|Congresswoman Marcia Fudge Confirmed as Secretary of Housing and Urban DevelopmentToday the U.S. Senate voted to confirm Congresswoman Marcia Fudge as President Joe Biden’s Secretary of Housing and Urban Development.|
Congresswoman Joyce Beatty, chair of the Congressional Black Caucus, said in a statement:
“Congratulations to my good friend and colleague Marcia Fudge on her historic confirmation as the 18th Secretary of HUD. Although she and her scholarly advice will be sorely missed in Congress, her command of the issues impacting our most vulnerable, at-risk Americans will undoubtedly have a life-altering impact on countless individuals and families. As CBC Chair, I look forward to working closely with Secretary Fudge in the weeks and months ahead to ensure everyone can build back better.”
In remarks to his Senate colleagues, Sen. Sherrod Brown said:
“Before the U.S. ever had its first case of COVID-19, a quarter of all renters were already paying more than half their income for housing, and the Black homeownership rate was nearly as low as it was in 1968, when housing discrimination was legal. HUD should play an essential role in fixing that, and I’m confident that under Marcia Fudge’s leadership, it will.
“She understands the importance of expanding opportunity to every zip code, and allowing more families to have the peace of mind and the economic security of a safe home they can afford. Congresswoman Fudge will work to help protect our kids from lead poisoning, to restore the promise of fair housing, and to give communities the help and resources they need to thrive.
“She brings to the job critical experience serving as a mayor in the industrial heartland, for the kind of community that is either overlooked, or outright preyed upon, by Wall Street and big investors. She understands our communities, and she will lift up the voices of all the people who have been left out of our housing policy — people who work hard to try to keep a roof over their families’ heads, but whose hard work never seems to pay off like it should.”
Pass the PRO ActEarlier this week President Joe Biden endorsed the Protecting the Right to Organize (PRO) Act, “which would dramatically enhance the power of workers to organize and collectively bargain for better wages, benefits, and working conditions.”Our labor laws are outdated and no longer protect our right to form and join unions. The PRO Act is the most significant worker empowerment legislation since the Great Depression. The PRO Act will:Hold corporations accountable for union-bustingProtect workers’ rights to form and join unions, including in new industries like Big TechRepeal “right to work” lawsOn Tuesday, the U.S. House passed the PRO Act by a 225-206 vote and sent the bill to the U.S. Senate. Call Sen. Rob Portman now and ask him to support the PRO Act!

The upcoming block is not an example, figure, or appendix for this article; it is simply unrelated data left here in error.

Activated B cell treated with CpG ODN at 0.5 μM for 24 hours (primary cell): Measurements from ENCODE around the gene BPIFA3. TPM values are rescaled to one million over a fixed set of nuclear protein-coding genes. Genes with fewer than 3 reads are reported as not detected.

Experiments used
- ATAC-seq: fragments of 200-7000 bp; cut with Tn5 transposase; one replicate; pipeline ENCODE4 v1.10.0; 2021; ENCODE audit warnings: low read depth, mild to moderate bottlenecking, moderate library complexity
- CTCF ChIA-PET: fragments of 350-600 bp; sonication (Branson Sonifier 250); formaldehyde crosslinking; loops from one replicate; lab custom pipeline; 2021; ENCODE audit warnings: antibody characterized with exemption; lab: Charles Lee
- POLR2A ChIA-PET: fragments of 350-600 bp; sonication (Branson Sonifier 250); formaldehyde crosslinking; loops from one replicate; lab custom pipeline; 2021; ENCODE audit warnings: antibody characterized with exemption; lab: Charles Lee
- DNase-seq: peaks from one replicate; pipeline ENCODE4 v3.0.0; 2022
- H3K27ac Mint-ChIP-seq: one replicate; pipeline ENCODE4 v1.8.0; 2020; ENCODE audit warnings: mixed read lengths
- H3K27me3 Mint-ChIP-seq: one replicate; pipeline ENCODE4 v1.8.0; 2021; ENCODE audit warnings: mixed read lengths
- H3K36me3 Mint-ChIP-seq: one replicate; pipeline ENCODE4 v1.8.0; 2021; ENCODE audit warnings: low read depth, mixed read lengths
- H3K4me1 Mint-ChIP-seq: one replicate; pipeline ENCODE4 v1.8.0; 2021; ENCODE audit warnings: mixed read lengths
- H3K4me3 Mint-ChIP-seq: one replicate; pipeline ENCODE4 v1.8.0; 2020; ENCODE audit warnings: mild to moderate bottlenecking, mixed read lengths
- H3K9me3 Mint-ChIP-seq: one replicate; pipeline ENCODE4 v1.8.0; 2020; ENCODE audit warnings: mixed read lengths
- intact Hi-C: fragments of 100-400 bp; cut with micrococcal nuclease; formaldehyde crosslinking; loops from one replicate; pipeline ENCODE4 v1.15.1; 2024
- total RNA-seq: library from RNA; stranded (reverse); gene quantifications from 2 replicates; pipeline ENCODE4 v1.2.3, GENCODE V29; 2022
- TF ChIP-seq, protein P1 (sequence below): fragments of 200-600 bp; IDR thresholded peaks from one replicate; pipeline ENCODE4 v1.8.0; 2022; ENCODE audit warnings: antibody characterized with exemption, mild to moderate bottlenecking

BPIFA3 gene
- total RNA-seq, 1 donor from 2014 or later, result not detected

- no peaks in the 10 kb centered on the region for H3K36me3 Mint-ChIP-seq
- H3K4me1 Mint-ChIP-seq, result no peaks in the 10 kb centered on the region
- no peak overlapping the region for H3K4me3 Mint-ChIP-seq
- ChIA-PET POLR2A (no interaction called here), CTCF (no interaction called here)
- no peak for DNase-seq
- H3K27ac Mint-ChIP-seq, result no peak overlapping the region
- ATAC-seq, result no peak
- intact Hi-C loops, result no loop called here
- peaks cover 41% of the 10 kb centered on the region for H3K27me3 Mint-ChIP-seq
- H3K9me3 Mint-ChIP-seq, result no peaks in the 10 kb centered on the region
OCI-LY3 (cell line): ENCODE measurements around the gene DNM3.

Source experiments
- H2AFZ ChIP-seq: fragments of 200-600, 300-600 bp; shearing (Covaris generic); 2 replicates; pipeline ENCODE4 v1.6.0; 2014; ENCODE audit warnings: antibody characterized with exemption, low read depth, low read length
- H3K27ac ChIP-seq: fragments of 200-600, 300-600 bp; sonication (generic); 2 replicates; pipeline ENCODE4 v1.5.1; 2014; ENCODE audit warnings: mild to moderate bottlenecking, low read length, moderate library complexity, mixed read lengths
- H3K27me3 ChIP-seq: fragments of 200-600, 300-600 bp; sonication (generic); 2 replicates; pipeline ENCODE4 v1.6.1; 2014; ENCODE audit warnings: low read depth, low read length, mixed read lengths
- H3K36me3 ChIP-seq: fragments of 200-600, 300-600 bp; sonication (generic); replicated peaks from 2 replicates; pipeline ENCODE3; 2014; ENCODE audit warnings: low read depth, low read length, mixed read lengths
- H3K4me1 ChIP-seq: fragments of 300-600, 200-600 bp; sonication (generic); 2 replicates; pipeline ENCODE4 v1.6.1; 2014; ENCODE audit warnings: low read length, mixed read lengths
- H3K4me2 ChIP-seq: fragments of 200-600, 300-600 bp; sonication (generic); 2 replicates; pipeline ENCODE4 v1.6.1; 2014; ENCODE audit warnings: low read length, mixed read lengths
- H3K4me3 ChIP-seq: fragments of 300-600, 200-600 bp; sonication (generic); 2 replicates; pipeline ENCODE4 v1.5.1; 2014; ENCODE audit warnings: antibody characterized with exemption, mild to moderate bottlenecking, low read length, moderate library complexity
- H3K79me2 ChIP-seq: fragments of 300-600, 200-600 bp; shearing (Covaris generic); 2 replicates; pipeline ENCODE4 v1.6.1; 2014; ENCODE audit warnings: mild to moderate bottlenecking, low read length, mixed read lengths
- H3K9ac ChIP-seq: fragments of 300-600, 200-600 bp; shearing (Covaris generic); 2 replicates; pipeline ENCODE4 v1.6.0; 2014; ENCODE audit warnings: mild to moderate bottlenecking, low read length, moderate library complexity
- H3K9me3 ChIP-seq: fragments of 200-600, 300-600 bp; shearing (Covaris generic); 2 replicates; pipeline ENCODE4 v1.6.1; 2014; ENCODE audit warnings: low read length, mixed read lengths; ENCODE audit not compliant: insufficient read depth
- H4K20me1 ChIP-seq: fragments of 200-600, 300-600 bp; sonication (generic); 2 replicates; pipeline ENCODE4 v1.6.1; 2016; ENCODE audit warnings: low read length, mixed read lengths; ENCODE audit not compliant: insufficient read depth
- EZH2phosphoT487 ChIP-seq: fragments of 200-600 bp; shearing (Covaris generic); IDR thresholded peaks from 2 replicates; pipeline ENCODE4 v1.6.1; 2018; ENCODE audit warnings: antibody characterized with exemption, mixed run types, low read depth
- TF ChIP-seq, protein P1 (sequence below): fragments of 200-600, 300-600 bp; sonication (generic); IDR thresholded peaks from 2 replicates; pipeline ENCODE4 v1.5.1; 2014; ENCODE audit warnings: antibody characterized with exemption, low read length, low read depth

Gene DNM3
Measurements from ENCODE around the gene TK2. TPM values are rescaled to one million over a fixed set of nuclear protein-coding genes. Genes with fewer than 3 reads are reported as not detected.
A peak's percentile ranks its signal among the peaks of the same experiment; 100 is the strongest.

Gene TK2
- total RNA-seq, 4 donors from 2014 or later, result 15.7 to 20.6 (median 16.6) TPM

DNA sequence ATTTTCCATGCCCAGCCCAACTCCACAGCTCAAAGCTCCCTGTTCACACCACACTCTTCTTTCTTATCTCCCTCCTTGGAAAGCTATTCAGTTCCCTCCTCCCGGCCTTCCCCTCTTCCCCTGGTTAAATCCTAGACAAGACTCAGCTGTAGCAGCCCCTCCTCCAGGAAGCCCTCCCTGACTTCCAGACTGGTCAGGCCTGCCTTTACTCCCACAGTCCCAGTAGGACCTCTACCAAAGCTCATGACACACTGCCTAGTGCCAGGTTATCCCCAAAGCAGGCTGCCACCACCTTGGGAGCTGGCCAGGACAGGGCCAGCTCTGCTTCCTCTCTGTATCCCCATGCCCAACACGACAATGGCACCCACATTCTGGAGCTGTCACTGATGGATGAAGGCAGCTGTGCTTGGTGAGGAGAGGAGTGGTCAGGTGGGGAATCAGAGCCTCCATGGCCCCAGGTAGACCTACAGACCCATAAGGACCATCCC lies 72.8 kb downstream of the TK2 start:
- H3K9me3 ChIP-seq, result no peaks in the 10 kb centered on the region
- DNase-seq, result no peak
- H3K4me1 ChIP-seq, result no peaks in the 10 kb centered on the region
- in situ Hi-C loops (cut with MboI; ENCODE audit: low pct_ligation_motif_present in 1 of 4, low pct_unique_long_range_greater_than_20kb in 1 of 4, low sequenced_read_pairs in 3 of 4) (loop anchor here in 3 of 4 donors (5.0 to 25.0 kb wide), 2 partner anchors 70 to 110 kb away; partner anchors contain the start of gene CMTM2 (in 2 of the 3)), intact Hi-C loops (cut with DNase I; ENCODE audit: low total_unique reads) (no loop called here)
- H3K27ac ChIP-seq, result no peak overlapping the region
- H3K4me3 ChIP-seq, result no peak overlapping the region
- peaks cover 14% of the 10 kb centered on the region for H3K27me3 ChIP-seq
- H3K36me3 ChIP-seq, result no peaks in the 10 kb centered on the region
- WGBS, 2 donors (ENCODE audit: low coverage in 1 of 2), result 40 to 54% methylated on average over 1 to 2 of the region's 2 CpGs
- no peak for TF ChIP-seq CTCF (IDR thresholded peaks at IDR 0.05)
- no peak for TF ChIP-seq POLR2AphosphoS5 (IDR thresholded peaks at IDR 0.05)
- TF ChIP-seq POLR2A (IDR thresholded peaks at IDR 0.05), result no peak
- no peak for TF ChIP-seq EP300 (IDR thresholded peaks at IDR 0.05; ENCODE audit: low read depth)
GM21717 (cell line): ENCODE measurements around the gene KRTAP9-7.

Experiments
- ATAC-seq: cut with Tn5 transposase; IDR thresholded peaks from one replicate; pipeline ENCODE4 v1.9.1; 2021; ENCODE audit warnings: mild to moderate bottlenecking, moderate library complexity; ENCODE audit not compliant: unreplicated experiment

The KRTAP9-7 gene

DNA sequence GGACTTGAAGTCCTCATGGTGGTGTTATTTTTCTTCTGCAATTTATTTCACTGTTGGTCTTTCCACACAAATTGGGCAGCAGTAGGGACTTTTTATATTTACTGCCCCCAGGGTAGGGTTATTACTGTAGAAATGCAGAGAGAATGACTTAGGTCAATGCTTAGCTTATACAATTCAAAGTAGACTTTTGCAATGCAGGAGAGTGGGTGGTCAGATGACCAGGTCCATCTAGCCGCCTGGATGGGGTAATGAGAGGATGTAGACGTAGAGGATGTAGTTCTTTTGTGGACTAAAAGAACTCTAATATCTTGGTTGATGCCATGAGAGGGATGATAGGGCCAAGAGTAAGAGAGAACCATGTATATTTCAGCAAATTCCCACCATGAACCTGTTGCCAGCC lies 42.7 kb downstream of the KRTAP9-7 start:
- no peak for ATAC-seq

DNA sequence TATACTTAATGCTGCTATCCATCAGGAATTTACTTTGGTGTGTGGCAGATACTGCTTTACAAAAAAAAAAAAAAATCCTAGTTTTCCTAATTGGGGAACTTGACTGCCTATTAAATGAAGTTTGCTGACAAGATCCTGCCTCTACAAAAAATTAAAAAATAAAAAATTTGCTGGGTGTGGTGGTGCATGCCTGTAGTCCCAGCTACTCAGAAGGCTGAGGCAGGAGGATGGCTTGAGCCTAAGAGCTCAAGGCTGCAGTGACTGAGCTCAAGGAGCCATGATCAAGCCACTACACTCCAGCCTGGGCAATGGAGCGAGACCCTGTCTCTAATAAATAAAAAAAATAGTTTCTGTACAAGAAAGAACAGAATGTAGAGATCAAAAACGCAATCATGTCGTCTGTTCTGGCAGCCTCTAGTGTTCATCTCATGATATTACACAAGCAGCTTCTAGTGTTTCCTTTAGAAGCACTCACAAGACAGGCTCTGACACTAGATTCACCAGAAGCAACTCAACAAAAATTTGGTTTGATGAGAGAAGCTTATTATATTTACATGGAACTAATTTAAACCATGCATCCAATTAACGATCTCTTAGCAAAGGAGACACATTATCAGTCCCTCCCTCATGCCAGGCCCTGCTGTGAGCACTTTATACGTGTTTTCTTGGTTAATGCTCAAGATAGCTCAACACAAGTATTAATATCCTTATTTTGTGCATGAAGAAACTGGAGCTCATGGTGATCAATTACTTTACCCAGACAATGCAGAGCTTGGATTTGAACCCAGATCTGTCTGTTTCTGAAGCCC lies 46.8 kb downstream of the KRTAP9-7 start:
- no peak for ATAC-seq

Emerge will be offering four virtual regional boot camps in 2021 for Democratic self-identified women running in the 2021-22 election cycle. The Midwest boot camp will be held in late April-early May, and the application deadline is March 19. Click here for more information.Thursday, March 11 — ACLU Ohio Legislative Update on Reproductive Rights in OhioTuesday, March 16 — Butler County Democratic Party St. Patrick’s CelebrationThursday, March 18 — Cleveland Stonewall Democrats Meeting with State Rep. Monique Smith and State Rep. Phil RobinsonSaturday, March 20 — Cleveland Heights Women’s History Month CelebrationTuesday, March 23 — League of Women Voters of Ohio Conversation about Equitable Public School FundingWednesday, March 24 — Cuyahoga County Progressive Caucus Congressional Candidates ForumThursday, March 25 — Summit County Historical Society Women’s History Project Woman of the Year Awards
Ms. Magazine: The Feminist Majority Foundation Celebrates the Passage of the American Rescue Plan: “A Victory for Women”
The passage of the American Rescue Plan today is a victory for women, especially women of color who have been disproportionately impacted by the pandemic, and low-income and middle-class families. It is the most progressive act passed since Medicare and Social Security, slashing childhood poverty in half by giving money directly to the families that need it most.Washington Post: Millions couldn’t afford diapers before the pandemic. Now, diaper banks can’t keep up.In 2020, the National Diaper Bank Network distributed more than 100 million diapers to 220 diaper banks across the country, a 67 percent spike year-over-year. Most public aid programs don’t cover diapers, which run about $80 a month per child.CNN: For the first time, girls were eligible to be Eagle Scouts — and nearly 1,000 earned the elite rankGirls were first allowed to join BSA in February 2019. There are currently about 140,000 girls in Cub Scouts and Scouts BSA, BSA told CNN.
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